American conman jailed for a year for money-laundering offences in Singapore

SINGAPORE – An American conman, who scammed a singer-songwriter behind Faith Hill’s hit “Breathe” of US$600,000 (S$788,000), was jailed for a year in a Singapore district court on Monday (April 23) in connection with money laundering offences.

Deputy Public Prosecutor Nicholas Khoo noted that the case involving David John Plate, 53, marked the first time that an overseas scammer was convicted of such offences here.

The court heard that in July 2014, Plate tricked Ms Mary Holladay Lamar, 50, a fellow American and singer-songwriter based in Britain, into believing that US$600,000 which she gave to him would be loaned to a company, Globomass Limited. She was promised repayment with interest of at least 30 per cent. Instead, Ms Lamar ended up on the brink of bankruptcy.

In an exclusive e-mail interview with The Straits Times, Ms Lamar said that she was first introduced to Plate by a long-time friend with whom she had not been in touch for four years.

She said the ordeal nearly destroyed her.

She told ST: “It destroyed my business, my relationship with my family. When (the scammers) weren’t sending the interest payments, my mother sold her only property and had only $20,000 left.”

On April 9, Plate admitted in court to one count each of abetting an alleged accomplice, who was named in court as Singapore permanent resident Sandrasegaran Vasimuthu, 56, to receive US$45,000 and to transfer US$10,000 from this amount to another man. Four other similar money laundering charges were taken into consideration during sentencing.

After making off with Ms Lamar’s money, Plate sent an e-mail on July 22, 2014 to someone named Andrew Philpott from a British firm, Captive Risk, saying that the money would be going into the company’s bank account.

Plate instructed Mr Philpott to “turn this around straight away”, providing him with details of three bank accounts for the transfer of funds.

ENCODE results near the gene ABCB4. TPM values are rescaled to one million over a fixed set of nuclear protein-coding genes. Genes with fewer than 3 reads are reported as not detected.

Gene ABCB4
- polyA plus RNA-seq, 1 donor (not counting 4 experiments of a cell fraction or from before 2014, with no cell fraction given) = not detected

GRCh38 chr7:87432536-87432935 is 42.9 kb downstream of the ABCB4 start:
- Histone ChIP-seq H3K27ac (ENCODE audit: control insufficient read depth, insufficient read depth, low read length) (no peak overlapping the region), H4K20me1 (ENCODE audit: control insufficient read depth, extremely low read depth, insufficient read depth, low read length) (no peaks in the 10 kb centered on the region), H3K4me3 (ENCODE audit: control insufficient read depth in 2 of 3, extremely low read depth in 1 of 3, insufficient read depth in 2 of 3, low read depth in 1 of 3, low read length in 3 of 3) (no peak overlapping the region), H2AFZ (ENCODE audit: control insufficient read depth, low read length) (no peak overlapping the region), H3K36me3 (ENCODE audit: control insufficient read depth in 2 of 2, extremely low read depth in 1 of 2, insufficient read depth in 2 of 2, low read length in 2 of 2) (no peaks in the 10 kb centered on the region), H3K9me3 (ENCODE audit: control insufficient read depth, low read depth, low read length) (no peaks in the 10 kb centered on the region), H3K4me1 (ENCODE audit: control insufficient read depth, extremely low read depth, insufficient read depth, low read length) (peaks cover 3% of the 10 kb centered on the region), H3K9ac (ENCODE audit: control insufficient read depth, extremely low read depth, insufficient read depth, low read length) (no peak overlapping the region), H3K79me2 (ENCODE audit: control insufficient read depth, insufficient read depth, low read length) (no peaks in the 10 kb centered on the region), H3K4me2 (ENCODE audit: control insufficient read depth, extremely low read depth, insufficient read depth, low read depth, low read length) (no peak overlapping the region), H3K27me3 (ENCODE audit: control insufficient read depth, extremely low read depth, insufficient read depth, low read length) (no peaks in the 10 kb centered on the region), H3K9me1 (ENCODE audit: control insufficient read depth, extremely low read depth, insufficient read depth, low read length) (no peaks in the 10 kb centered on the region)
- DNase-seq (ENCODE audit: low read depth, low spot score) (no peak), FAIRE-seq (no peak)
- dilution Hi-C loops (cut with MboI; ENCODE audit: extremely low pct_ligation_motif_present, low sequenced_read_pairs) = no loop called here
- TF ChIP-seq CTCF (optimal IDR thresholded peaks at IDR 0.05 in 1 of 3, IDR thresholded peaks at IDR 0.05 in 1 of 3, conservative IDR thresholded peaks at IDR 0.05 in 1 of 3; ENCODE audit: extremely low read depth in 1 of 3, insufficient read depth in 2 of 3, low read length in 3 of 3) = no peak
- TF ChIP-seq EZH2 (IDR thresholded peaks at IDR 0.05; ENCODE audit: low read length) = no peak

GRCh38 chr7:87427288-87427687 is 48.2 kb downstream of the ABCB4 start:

One of them belonged to Mr Sandrasegaran’s Singapore-registered company, Aglobal Management. Captive Risk transferred US$45,000 to Aglobal’s bank account three days later.

Later on the same day, Plate e-mailed Mr Sandrasegaran, asking him to transfer US$10,000 to a Bank of America account belonging to one Todd Peterson.

DPP Chong Yonghui had earlier told the court: “The said e-mail also contained the bank account details of two other persons for the accomplice to transfer monies. In total, the accomplice was instructed to transfer monies to five bank accounts including that of the accused.”

Ms Lamar flew to Singapore on June 6, 2015 and made a police report. Plate was arrested when he arrived here on a social visit pass on Feb 23 last year.

On Monday, DPP Khoo urged District Judge John Ng to jail Plate for a year, stressing that he had made no restitution.

Plate’s lawyer, Mr Amogh Chakravarti, who was assigned under the Criminal Legal Aid Scheme, pleaded for his client to be given nine months’ jail, telling the court that his client was unable to make restitution “owing to his present financial situation.”

Ms Lamar told ST that she was ruined financially at an age when she should be retiring.

She said: “(Plate) is the man who stole Breathe. I wrote something beautiful. My music changed peoples’ lives, but he has stripped the feeling of that from me.”

Mr Sandrasegaran has yet to be charged.